Scalable, hydrophobic and highly-stretchable poly(isocyanurate-urethane) aerogels

Sadeq Malakooti, Saman Rostami, Habel Gitogo Churu, Huiyang Luo, Jenna Clark, Fabiola Casarez, Owen Rettenmaier, Soheil Daryadel, Majid Minary-Jolandan, Chariklia Sotiriou-Leventis, Nicholas Leventis, Hongbing Lu

Research output: Contribution to journalArticlepeer-review

24 Scopus citations


Scalable, low-density and flexible aerogels offer a unique combination of excellent mechanical properties and scalable manufacturability. Herein, we report the fabrication of a family of low-density, ambient-dried and hydrophobic poly(isocyanurate-urethane) aerogels derived from a triisocyanate precursor. The bulk densities ranged from 0.28 to 0.37 g cm-3 with porosities above 70% v/v. The aerogels exhibit a highly stretchable behavior with a rapid increase in the Young's modulus with bulk density (slope of log-log plot > 6.0). In addition, the aerogels are very compressible (more than 80% compressive strain) with high shape recovery rate (more than 80% recovery in 30 s). Under tension even at high strains (e.g., more than 100% tensile strain), the aerogels at lower densities do not display a significant lateral contraction and have a Poisson's ratio of only 0.22. Under dynamic conditions, the properties (e.g., complex moduli and dynamic stress-strain curves) are highly frequency- and rate-dependent, particularly in the Hopkinson pressure bar experiment where in comparison with quasi-static compression results, the properties such as mechanical strength were three orders of magnitude stiffer. The attained outcome of this work supports a basis on the understanding of the fundamental mechanical behavior of a scalable organic aerogel with potential in engineering applications including damping, energy absorption, and substrates for flexible devices.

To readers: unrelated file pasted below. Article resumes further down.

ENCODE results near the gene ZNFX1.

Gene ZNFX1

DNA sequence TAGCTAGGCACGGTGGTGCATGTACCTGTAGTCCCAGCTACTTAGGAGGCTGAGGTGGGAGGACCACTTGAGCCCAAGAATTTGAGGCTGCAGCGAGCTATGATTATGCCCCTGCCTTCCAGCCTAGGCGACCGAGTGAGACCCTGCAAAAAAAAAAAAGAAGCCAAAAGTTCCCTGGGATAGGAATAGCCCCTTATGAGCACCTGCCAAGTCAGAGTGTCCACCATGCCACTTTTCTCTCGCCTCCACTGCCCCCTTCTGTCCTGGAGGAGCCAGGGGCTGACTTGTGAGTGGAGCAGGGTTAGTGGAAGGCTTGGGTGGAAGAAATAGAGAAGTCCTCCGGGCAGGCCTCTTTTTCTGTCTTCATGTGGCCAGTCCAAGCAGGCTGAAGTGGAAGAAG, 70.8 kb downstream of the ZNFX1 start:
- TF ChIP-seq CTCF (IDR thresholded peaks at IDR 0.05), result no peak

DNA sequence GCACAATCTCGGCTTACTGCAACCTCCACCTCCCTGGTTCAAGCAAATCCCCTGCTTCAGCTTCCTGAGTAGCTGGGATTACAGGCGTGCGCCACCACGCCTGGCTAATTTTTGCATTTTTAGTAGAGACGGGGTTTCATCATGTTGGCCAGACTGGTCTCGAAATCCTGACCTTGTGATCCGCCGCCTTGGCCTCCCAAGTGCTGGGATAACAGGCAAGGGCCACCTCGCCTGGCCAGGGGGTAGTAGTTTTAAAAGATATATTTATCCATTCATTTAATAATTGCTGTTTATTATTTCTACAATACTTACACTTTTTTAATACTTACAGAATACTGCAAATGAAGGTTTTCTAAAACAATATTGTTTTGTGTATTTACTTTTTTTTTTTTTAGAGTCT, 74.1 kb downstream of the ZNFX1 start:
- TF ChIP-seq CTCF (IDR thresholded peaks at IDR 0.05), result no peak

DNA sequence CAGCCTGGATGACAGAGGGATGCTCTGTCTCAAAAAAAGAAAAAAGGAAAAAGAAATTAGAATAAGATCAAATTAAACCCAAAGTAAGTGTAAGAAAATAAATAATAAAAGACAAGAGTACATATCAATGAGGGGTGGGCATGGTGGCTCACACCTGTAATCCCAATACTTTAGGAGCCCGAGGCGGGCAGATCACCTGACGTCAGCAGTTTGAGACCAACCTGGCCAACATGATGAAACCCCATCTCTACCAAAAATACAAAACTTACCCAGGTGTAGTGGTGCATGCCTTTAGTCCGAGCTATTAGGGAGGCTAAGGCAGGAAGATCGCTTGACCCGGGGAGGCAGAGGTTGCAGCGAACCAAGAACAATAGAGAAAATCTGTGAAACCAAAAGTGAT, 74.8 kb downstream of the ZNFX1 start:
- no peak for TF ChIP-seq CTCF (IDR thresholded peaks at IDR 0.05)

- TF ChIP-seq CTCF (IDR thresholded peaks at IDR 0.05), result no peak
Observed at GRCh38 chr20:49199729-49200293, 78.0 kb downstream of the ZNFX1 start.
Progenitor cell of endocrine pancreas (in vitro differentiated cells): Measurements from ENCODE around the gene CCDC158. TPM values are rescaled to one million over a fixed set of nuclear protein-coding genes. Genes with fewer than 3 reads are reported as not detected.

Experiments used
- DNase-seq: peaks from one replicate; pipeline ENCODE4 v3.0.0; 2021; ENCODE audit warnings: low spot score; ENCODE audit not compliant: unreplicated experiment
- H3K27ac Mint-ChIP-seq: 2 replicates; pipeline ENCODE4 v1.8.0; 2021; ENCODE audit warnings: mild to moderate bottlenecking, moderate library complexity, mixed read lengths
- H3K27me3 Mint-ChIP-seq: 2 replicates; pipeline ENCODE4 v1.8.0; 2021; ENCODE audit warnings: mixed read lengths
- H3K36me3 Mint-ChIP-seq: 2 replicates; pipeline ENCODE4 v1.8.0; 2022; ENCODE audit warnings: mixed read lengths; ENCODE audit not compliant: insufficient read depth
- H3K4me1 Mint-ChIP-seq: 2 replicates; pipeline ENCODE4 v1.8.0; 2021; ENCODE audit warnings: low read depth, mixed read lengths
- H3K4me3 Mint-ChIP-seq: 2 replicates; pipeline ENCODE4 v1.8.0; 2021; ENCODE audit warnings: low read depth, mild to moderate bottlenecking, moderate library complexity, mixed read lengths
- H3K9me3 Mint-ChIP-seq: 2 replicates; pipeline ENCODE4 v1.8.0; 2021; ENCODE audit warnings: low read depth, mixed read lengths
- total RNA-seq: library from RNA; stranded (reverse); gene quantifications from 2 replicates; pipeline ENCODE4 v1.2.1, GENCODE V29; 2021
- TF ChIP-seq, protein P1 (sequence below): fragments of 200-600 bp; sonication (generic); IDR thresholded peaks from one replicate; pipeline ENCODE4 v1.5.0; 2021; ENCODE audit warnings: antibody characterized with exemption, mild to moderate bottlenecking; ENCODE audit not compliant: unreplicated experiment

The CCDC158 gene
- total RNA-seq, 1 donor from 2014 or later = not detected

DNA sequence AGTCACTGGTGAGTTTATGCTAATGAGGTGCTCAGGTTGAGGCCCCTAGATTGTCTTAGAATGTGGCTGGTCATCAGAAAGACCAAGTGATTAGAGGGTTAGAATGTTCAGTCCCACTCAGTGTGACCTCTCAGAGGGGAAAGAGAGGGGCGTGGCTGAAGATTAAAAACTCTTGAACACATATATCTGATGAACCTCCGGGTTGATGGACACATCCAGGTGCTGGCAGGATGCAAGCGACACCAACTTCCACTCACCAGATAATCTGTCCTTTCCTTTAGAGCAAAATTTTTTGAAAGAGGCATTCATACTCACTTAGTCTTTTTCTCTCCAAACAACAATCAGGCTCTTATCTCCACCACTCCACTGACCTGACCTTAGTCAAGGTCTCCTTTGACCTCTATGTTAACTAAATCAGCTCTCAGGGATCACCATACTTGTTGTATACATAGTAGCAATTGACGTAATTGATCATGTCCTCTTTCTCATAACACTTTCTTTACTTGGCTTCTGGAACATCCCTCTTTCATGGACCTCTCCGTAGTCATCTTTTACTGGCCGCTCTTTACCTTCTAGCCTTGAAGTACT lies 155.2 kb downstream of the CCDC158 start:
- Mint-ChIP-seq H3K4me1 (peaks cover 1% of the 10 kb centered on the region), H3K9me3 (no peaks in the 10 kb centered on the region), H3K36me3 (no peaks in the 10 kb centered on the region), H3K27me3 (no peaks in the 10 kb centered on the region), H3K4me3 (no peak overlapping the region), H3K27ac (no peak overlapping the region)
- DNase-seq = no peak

Original languageEnglish (US)
Pages (from-to)21214-21223
Number of pages10
JournalRSC Advances
Issue number38
StatePublished - 2018
Externally publishedYes

ASJC Scopus subject areas

  • General Chemistry
  • General Chemical Engineering


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